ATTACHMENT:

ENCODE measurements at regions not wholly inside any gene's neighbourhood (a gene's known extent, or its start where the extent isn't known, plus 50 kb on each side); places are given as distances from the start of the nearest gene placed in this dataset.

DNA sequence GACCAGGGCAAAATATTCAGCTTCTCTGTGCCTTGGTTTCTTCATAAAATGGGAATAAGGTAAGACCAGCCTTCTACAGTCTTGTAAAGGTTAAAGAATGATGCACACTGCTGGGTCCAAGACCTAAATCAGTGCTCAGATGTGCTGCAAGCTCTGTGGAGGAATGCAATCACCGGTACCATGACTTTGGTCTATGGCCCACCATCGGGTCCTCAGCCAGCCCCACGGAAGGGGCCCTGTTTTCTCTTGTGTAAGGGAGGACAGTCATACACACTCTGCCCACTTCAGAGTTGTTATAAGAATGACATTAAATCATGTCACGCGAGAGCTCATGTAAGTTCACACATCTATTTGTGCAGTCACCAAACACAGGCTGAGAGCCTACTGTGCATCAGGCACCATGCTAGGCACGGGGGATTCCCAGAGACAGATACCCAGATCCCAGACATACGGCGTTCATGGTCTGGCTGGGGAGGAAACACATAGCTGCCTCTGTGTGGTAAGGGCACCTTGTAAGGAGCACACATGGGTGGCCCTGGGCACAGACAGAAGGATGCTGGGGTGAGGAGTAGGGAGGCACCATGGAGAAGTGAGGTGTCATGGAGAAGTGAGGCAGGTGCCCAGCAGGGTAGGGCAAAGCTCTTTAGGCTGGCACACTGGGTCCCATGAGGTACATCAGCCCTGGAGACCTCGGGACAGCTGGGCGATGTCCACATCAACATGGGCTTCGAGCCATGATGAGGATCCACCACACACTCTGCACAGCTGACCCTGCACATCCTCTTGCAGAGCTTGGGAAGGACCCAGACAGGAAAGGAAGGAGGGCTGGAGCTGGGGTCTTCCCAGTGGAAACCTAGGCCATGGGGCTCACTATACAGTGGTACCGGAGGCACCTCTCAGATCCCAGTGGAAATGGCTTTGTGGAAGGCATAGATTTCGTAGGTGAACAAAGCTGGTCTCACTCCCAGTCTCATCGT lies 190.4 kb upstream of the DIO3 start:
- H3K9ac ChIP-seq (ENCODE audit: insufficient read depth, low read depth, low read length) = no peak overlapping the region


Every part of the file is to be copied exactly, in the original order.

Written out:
ENCODE measurements at regions not wholly inside any gene's neighbourhood (a gene's known extent, or its start where the extent isn't known, plus 50 kb on each side); places are given as distances from the start of the nearest gene placed in this dataset.

DNA sequence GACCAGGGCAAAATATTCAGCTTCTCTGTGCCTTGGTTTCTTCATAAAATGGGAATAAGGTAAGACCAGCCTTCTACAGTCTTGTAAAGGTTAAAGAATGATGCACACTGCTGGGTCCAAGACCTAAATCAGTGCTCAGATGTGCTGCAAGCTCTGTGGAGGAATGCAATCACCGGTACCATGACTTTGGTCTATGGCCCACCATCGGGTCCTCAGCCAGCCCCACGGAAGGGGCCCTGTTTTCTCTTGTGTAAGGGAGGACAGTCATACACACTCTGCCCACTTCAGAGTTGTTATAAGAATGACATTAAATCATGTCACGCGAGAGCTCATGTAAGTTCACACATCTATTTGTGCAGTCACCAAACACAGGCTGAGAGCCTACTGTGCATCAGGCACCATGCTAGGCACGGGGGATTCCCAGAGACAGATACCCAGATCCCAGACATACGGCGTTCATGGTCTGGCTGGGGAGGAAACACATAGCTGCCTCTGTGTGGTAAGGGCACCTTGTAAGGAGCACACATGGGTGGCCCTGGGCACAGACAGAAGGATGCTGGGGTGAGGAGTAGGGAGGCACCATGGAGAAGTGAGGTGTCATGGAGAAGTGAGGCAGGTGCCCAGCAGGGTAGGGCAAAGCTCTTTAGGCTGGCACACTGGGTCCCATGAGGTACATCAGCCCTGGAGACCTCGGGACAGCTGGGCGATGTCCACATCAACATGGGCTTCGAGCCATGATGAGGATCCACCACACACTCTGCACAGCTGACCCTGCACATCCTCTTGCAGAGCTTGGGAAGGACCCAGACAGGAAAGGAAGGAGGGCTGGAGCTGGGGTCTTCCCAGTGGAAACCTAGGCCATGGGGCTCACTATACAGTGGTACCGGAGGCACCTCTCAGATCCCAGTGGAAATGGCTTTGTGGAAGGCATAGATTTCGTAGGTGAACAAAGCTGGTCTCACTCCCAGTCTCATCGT lies 190.4 kb upstream of the DIO3 start:
- H3K9ac ChIP-seq (ENCODE audit: insufficient read depth, low read depth, low read length) = no peak overlapping the region